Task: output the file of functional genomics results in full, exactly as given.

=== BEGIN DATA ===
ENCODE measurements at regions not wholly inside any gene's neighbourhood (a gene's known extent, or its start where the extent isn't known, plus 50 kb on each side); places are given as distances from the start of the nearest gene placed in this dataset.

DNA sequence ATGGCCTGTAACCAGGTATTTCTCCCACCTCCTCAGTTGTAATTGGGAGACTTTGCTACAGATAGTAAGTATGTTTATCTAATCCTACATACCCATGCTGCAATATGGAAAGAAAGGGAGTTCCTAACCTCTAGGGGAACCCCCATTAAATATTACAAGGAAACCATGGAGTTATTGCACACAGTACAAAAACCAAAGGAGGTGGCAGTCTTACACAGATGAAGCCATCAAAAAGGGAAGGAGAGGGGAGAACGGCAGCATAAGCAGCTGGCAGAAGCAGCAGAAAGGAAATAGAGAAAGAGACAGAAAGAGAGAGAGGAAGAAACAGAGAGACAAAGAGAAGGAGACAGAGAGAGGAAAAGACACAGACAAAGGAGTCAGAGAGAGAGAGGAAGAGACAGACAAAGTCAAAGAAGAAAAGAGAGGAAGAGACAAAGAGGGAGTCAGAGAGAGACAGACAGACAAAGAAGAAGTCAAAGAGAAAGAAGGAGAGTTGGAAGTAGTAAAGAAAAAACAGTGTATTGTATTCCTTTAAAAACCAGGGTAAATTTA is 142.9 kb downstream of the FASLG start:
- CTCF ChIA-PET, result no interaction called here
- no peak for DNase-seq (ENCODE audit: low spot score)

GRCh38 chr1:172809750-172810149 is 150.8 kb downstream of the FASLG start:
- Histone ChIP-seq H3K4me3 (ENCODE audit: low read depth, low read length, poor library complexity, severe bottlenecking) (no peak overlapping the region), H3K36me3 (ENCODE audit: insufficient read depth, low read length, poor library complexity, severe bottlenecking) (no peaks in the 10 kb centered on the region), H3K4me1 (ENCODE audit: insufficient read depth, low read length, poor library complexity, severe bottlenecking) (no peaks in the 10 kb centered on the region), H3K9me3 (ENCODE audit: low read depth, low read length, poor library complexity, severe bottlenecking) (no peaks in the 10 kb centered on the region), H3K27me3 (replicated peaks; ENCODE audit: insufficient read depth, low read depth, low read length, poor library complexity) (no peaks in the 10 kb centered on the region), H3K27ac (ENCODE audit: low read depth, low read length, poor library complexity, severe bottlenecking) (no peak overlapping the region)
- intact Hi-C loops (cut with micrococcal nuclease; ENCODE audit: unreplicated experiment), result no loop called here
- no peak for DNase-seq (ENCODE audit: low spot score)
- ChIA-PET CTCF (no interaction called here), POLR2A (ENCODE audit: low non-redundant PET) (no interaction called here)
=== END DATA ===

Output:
ENCODE measurements at regions not wholly inside any gene's neighbourhood (a gene's known extent, or its start where the extent isn't known, plus 50 kb on each side); places are given as distances from the start of the nearest gene placed in this dataset.

DNA sequence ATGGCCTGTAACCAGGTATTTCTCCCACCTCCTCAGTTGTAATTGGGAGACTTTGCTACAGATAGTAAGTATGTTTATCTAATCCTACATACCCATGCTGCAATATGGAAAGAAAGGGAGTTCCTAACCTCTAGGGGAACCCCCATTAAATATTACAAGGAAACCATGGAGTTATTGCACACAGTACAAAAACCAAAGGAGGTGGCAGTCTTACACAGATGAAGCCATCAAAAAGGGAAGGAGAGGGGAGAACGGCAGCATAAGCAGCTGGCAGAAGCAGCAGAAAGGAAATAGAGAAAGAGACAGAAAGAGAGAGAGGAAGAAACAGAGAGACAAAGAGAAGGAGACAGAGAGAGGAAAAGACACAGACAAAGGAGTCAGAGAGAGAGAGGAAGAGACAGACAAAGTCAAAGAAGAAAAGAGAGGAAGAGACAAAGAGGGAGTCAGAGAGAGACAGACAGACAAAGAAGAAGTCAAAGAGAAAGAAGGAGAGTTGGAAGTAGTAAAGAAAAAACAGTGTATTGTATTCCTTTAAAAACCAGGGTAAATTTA is 142.9 kb downstream of the FASLG start:
- CTCF ChIA-PET, result no interaction called here
- no peak for DNase-seq (ENCODE audit: low spot score)

GRCh38 chr1:172809750-172810149 is 150.8 kb downstream of the FASLG start:
- Histone ChIP-seq H3K4me3 (ENCODE audit: low read depth, low read length, poor library complexity, severe bottlenecking) (no peak overlapping the region), H3K36me3 (ENCODE audit: insufficient read depth, low read length, poor library complexity, severe bottlenecking) (no peaks in the 10 kb centered on the region), H3K4me1 (ENCODE audit: insufficient read depth, low read length, poor library complexity, severe bottlenecking) (no peaks in the 10 kb centered on the region), H3K9me3 (ENCODE audit: low read depth, low read length, poor library complexity, severe bottlenecking) (no peaks in the 10 kb centered on the region), H3K27me3 (replicated peaks; ENCODE audit: insufficient read depth, low read depth, low read length, poor library complexity) (no peaks in the 10 kb centered on the region), H3K27ac (ENCODE audit: low read depth, low read length, poor library complexity, severe bottlenecking) (no peak overlapping the region)
- intact Hi-C loops (cut with micrococcal nuclease; ENCODE audit: unreplicated experiment), result no loop called here
- no peak for DNase-seq (ENCODE audit: low spot score)
- ChIA-PET CTCF (no interaction called here), POLR2A (ENCODE audit: low non-redundant PET) (no interaction called here)